The $ 215,438 backing OpenBCI shows that lot of people believe in these kind of projects.  It’s easy to see why,  for under $ 300  you get an EEG starter kit that easily compares in quality to commercial systems that are  a lot more expensive.

Earlier Kickstarter projects, such as Melon, got funded successfully as well. The difference was that these products were more playful and offered fewer possibilities. This first “scientific” device is indeed a major breakthrough.

These kind of projects, to me, make studying electronics so interesting and worthwhile. It’s a field that is (still) rapidly evolving and is offering exiting new opportunities to everyone willing to put in some time and effort.

Stereotypes prevail: women and men are not equal!

First of all: I’m not saying women are less than men… or the other way around. Certainly not on International Womens Day. 😉 Yet as millions of people have noticed, men and women seem to be wired differently. Well guess what? A recent study has shown just that!

Comparing men’s and women’s connectomes

The researchers mapped the neural connections in almost a 1,000 persons between 8 and 22 years old. This produced the connectomes (map of neural connections in the brain) showed below.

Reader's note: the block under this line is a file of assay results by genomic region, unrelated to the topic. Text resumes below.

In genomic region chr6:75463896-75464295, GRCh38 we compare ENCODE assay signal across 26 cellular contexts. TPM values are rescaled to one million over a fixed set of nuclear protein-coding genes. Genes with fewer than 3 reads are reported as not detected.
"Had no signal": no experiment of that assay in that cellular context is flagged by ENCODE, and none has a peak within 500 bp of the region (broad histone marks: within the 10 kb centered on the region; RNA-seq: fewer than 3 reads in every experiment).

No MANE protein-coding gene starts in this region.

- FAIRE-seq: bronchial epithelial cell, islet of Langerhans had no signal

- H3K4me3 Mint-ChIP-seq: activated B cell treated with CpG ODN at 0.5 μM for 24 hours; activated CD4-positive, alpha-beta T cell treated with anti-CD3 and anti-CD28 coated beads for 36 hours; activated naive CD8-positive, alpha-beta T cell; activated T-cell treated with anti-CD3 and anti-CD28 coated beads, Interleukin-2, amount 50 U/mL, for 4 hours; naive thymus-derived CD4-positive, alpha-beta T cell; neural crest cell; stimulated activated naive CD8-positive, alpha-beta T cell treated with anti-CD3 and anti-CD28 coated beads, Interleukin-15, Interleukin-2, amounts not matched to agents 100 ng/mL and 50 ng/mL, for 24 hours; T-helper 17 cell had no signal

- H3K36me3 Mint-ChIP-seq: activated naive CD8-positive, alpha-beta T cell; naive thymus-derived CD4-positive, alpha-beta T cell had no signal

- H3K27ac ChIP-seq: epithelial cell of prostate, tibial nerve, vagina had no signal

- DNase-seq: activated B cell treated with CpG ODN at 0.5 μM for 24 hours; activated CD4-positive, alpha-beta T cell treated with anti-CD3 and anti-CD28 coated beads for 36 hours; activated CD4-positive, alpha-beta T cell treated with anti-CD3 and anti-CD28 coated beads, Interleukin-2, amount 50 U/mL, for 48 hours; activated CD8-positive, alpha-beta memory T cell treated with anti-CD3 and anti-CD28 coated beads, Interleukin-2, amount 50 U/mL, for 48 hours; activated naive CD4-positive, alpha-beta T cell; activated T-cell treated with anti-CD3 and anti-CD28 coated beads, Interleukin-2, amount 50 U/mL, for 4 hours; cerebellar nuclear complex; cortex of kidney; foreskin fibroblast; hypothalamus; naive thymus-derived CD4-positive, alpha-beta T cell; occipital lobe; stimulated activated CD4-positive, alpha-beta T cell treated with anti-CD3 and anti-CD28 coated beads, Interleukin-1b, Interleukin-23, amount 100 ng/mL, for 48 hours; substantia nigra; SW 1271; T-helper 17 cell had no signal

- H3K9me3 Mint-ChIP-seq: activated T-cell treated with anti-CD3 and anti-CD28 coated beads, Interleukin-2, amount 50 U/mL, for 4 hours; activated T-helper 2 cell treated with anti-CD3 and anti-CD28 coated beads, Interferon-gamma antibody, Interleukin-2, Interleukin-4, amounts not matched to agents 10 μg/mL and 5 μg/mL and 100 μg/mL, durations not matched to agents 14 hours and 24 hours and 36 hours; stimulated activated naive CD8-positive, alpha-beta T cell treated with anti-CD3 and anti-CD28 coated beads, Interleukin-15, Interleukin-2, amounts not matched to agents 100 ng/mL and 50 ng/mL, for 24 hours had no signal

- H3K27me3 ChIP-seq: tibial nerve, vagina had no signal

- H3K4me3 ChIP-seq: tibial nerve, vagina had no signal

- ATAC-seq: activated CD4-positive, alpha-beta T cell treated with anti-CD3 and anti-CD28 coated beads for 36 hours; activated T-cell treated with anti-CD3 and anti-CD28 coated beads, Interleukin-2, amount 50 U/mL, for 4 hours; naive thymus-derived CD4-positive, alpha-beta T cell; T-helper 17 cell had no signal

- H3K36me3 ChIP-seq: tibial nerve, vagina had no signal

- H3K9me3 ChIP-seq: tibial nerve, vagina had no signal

Connectome of male brain. Credit: National Academy of Sciences
Connectome of the male brain.
Credit: National Academy of Sciences

The male brain shows many connections between areas of the same hemisphere and very few between the left and right hemisphere. In contrast the cerebellum, a brain region involved with motor control, showed increased connectivity between both hemispheres.

Connectome of female brain. Credit: National Academy of Sciences
Connectome of the female brain.
Credit: National Academy of Sciences

Women, on the other hand, have a lot of neural connections between the left and right hemisphere. However, in the cerebellum women have less connections between both sides of the brain.

These findings agree with what most people seem to know. Men are  better at perception and learning individual coordinated  tasks, women at multitasking due to their brain being wired for social skills and memory. The left side of the brain mostly involved with logical thinking, while the right side “specializes” in intuitive thinking. A lot of connections between both sides  naturally leads to better performance in tasks that need both of these elements.

Due to the young age of the subjects, brain development during adolescence could also be studied. This revealed that the differentiation between men and women already starts at a young age. It also revealed large differences between the adolescence and adulthood brain.

 What can we learn from this?

This research is about more than only explaining behavioural differences. These brain images can learn us more about sex-related neurological disorders.  Which could lead to a better understanding in how these disorders develop and how they can be cured.

The paper can be found here: Sex differences in the structural connectome of the human brain